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Goal Drought - Striker's Nightmare

05/09/2011 16:06 BST | Updated 07/12/2017 03:00 GMT

2011-09-04-EniolaAluko006.jpg

You are a striker. You are in a goal drought. Without explanation the boots have run dry. In another season, the goals flowed like Niagara Falls. The manager looks to tap the bench. You're dropped. You toss and turn at night dreaming of striking again. The net. It's open. You're going through on the goalkeeper...and you stumble like a clumsy camel. What does it take to get you over the hump? England's Women National Team striker, Eniola Aluko (pictured), has been there.

"I think the most frustrating thing is that simple things that are bread and butter when you are in scoring form, all of a sudden become quite difficult to do. For example, controlling the ball in the box and hitting the target becomes hard...the pressures of being a striker are always linked to goals so even if you have patience, other people may not, and that can affect you."

Fellow professional, Fernando Torres, knows all about impatience. The Chelsea forward has been lost in a score-parched Sahara for months, his strike blinded - one goal to his name, the net a mirage, and voices condemning him from the flowing inkwells of the press. Melancholy, puzzlement and anger flash across his face.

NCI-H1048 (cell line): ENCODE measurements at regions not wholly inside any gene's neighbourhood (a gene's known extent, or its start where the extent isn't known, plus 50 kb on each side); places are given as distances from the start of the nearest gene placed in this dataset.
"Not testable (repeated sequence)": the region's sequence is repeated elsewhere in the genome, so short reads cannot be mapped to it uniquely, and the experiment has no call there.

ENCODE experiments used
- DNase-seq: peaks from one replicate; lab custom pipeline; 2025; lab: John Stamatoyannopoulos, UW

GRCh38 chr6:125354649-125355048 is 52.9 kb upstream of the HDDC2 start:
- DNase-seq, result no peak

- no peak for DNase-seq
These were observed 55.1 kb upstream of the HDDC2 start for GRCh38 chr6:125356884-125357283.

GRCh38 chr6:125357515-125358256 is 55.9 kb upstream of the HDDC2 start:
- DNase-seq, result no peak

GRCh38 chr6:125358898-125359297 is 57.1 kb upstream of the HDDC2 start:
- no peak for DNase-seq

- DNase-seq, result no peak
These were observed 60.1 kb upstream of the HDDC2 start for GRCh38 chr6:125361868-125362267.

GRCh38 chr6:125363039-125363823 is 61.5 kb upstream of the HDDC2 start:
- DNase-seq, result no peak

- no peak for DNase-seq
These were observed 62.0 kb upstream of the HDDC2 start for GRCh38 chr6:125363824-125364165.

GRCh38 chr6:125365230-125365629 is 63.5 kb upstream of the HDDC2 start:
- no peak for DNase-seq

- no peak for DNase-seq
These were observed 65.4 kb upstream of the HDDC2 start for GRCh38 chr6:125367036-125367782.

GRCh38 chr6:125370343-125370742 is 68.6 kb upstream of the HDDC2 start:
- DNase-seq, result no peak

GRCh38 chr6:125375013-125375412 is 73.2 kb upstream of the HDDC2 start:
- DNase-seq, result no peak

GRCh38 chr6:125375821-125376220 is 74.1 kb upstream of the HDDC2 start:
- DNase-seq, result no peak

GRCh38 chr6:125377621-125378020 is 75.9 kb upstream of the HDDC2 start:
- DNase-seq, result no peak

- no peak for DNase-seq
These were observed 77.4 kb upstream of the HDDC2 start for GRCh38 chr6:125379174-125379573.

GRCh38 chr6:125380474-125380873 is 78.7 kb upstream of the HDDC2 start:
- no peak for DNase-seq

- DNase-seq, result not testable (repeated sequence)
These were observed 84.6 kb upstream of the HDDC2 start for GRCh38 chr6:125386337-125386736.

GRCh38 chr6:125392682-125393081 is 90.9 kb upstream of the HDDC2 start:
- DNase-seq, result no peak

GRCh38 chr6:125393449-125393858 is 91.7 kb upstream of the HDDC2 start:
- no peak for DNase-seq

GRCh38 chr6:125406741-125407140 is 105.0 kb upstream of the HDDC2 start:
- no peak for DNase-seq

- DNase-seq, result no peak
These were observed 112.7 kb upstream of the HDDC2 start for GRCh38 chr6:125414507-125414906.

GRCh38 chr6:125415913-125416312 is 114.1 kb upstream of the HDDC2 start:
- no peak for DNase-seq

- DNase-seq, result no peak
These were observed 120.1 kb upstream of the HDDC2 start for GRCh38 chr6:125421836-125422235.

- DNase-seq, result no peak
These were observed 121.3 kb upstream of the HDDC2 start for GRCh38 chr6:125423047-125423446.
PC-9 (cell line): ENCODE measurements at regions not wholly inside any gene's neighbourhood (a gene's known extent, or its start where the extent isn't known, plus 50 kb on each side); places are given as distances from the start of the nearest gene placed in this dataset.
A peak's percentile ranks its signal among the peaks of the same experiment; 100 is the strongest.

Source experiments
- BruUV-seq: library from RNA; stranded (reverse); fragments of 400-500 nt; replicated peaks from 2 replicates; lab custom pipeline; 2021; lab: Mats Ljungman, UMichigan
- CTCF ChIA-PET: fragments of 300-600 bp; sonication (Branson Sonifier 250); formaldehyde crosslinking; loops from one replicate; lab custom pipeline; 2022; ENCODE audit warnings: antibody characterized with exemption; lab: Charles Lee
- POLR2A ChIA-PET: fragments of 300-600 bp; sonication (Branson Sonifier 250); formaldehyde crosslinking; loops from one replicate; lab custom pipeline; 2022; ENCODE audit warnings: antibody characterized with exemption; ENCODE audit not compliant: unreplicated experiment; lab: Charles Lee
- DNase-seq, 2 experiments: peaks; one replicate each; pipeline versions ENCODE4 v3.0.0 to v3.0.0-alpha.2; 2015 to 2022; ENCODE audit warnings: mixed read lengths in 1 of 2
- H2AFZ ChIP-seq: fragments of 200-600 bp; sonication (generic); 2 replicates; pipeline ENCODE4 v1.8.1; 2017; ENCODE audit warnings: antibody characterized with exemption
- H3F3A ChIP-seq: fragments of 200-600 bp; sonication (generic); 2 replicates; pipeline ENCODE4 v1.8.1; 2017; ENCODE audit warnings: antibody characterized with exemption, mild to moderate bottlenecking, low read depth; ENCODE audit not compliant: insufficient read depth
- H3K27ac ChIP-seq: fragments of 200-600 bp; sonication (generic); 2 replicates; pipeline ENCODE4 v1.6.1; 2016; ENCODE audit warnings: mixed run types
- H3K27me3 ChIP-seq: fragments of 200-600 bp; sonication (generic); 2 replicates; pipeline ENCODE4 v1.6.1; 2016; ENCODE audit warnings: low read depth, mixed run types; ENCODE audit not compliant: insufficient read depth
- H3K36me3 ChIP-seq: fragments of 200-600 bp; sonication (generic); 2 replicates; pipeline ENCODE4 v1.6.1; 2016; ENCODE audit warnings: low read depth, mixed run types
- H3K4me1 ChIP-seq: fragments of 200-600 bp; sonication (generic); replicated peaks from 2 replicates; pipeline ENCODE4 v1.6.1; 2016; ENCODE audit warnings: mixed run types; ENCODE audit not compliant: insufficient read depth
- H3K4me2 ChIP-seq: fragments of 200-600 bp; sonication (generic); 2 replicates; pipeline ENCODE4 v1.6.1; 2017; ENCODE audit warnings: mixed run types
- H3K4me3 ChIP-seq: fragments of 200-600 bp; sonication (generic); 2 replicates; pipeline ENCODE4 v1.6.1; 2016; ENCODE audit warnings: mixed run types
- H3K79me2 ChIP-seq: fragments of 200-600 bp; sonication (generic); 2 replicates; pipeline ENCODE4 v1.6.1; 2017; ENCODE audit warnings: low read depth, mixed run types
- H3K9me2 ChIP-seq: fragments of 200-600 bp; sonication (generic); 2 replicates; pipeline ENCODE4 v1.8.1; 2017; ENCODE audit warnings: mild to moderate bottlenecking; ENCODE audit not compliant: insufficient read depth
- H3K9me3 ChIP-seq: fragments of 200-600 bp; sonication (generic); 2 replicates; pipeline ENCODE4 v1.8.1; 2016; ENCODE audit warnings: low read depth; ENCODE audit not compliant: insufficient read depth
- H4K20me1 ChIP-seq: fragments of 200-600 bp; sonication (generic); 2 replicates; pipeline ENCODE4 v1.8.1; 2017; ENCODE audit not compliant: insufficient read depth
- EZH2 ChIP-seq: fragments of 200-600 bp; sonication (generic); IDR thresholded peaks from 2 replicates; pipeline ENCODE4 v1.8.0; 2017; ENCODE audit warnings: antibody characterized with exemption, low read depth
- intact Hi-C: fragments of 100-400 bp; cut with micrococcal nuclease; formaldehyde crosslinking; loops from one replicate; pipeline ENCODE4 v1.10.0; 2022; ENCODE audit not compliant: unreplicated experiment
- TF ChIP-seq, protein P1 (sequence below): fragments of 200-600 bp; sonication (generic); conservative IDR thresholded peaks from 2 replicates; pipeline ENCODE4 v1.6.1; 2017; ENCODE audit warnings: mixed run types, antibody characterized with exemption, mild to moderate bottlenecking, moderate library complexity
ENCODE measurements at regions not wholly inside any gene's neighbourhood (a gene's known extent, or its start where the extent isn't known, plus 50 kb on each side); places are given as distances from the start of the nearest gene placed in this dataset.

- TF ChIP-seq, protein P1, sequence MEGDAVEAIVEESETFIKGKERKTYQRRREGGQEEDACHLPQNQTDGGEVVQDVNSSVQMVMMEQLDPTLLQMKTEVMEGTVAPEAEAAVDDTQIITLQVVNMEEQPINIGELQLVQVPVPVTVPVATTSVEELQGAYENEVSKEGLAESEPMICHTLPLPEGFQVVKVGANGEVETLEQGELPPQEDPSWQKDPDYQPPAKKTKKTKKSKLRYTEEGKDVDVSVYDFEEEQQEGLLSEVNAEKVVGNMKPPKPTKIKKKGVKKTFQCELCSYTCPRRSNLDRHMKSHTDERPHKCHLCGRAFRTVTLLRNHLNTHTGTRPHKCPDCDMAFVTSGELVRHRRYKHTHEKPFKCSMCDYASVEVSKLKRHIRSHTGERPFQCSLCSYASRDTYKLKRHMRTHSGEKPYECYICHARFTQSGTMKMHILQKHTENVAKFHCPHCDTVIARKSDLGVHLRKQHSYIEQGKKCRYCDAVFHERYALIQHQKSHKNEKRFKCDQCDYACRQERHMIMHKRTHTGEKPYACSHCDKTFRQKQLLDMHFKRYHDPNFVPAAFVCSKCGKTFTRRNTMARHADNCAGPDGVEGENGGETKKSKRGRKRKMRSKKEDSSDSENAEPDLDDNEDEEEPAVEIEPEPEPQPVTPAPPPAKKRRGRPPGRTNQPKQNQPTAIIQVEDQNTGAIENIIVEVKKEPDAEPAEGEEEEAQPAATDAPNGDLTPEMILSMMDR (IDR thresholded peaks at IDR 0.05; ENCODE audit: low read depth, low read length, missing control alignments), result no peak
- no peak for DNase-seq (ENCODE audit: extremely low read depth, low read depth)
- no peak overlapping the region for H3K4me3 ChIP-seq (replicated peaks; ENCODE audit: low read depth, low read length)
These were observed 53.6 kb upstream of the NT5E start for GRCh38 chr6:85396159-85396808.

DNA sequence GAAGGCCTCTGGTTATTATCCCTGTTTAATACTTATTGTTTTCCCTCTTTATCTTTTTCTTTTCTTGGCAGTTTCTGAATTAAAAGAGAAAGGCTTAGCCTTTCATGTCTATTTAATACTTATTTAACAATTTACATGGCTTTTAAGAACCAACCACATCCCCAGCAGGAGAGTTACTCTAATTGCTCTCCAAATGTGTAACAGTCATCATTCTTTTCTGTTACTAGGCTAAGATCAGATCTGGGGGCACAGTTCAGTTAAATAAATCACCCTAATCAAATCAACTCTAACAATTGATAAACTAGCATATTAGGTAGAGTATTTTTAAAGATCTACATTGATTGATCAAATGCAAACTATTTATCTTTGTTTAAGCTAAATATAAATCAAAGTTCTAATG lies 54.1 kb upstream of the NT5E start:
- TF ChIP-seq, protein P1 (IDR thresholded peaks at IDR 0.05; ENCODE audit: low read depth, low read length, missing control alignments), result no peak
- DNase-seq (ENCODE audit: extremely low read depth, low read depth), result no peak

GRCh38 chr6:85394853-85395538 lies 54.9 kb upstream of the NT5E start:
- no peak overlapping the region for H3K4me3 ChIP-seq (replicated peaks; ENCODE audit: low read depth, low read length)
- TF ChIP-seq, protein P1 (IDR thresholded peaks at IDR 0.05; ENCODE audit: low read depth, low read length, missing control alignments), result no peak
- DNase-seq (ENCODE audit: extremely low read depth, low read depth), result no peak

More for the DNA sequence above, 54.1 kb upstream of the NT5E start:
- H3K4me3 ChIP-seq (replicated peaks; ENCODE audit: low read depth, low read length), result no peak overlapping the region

Aluko empathizes. "Frustration, lack of confidence, disbelief. You start to fear getting in the right positions because you do not want to miss."

Miss - the terrifying definition of being alone in football. The reception of history marries players to these terrible moments of blunder - it would have been easier to score. Scottish playing legend, Billy Bremner, blew past an open goal against Brazil in the World Cup Finals in 1974, costing the Scots progress to the next round. No bleach ever washed out the stain. Kevin Keegan, saw his header fly past the post during the 1982 Spain World Cup. In an English career that shone like a stellar sky, many chose to remember his Spanish black hole.

"It is obviously disappointing to miss but experience has taught me to always look to the next opportunity and put myself in the right positions to score again," reflects Aluko. "You can never dwell on missed chances when in 10 seconds time you can get another one...For every one miss that haunts you there are many goals and assists that can substitute that feeling."

Tough emotional armor required.

"Not scoring has given me the mental edge I didn't have before. I have always scored goals for my clubs and took it for granted but now I appreciate what it takes to score goals. When I wasn't scoring, I was over-thinking everything and letting the pressure get to me and that had an adverse impact on my play and made matters worse. But eventually I reminded myself that the best strikers go through goal droughts."